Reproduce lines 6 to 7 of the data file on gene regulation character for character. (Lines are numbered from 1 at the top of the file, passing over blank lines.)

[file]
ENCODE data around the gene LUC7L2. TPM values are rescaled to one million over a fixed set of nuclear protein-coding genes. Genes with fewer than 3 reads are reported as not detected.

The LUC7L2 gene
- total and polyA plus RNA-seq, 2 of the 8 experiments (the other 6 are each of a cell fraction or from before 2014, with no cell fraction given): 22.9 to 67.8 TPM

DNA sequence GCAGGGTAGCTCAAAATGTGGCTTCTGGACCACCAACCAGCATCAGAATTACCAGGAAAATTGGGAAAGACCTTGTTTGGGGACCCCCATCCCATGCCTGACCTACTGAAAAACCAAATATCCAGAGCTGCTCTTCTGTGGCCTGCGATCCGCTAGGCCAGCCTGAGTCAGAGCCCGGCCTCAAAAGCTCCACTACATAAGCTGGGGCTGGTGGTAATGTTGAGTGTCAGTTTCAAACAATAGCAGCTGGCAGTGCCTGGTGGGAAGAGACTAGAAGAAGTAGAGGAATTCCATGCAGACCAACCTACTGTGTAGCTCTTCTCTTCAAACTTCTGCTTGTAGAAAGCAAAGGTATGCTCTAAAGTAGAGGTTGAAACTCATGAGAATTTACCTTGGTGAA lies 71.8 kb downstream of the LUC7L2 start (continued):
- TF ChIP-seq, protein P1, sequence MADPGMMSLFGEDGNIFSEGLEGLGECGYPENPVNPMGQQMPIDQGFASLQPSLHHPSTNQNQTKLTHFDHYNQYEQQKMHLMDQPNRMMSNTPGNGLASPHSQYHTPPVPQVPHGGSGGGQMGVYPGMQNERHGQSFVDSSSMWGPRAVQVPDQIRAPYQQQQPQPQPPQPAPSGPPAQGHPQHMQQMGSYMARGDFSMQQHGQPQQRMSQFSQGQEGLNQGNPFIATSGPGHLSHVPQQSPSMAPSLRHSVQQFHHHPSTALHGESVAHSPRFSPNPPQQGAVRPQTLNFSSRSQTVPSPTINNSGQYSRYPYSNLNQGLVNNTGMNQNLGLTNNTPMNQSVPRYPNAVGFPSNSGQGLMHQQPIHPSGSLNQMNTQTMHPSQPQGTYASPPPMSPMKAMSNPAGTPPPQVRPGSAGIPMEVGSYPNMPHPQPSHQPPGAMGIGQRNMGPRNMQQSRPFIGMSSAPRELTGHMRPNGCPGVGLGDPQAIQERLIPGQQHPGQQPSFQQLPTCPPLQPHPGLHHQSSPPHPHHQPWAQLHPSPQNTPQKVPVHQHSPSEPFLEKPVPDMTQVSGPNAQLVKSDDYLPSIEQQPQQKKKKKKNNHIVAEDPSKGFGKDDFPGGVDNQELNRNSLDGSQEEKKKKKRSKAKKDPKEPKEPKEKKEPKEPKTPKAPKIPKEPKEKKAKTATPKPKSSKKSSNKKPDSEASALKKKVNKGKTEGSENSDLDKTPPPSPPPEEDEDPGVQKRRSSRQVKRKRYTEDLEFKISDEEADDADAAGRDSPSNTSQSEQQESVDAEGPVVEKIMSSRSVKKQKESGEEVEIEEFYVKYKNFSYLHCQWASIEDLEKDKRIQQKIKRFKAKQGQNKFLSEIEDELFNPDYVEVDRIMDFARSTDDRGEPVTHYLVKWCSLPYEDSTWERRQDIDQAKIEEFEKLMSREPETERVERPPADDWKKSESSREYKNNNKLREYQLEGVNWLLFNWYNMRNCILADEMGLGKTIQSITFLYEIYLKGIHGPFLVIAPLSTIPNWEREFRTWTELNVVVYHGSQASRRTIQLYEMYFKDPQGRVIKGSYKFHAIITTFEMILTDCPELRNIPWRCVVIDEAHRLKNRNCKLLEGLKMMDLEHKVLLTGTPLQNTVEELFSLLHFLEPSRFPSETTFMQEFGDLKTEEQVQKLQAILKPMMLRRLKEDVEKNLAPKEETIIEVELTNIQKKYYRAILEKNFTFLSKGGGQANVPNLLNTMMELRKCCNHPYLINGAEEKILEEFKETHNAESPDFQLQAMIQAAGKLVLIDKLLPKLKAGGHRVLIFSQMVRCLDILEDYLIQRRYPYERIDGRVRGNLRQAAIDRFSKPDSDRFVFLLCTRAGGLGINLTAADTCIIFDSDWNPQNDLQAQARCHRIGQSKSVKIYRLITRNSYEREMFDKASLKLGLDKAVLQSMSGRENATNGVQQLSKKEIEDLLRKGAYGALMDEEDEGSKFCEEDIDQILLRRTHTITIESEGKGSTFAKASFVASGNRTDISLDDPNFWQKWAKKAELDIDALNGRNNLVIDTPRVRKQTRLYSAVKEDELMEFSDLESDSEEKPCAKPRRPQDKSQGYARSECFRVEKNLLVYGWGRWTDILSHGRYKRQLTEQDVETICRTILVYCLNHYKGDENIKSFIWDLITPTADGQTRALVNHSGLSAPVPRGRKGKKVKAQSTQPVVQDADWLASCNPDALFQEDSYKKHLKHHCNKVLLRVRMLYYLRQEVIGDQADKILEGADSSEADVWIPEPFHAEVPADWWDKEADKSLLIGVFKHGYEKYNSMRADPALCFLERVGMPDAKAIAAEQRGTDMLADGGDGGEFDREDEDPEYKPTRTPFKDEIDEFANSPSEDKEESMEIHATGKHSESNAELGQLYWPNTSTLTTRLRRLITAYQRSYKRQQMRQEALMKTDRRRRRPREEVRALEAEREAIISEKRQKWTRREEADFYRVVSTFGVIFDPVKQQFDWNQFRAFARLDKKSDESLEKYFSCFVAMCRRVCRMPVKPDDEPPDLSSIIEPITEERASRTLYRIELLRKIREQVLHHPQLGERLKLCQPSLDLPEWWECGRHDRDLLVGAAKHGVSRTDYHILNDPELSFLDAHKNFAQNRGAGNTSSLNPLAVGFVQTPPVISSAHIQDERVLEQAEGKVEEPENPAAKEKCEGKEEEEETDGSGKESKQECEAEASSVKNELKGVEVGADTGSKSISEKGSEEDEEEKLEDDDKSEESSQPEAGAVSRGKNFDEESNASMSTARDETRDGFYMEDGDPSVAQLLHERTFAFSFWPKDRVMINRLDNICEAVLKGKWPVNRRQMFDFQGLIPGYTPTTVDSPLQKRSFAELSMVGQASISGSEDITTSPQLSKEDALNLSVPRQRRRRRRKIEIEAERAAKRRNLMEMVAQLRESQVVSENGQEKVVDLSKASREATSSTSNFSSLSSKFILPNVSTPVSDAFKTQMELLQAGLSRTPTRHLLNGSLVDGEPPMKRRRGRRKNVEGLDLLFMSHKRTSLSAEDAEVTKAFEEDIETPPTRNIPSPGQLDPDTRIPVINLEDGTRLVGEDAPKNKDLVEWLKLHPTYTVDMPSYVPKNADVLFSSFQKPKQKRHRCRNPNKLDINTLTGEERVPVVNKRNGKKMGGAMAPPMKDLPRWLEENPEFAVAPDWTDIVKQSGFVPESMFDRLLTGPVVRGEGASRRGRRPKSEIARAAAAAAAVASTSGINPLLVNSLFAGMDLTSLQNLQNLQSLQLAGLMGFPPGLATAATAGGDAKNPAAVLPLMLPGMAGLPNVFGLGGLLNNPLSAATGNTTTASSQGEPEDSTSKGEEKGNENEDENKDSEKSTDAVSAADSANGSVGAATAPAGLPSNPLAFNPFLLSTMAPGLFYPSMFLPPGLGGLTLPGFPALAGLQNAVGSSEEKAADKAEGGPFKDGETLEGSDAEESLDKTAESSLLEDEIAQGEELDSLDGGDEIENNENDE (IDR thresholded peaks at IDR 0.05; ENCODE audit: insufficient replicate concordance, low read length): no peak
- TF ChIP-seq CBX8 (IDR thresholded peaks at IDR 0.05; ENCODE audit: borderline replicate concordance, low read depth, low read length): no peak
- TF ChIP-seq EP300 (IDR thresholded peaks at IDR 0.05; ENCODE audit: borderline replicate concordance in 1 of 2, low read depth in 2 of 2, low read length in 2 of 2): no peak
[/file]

- TF ChIP-seq CBX8 (IDR thresholded peaks at IDR 0.05; ENCODE audit: borderline replicate concordance, low read depth, low read length): no peak
- TF ChIP-seq EP300 (IDR thresholded peaks at IDR 0.05; ENCODE audit: borderline replicate concordance in 1 of 2, low read depth in 2 of 2, low read length in 2 of 2): no peak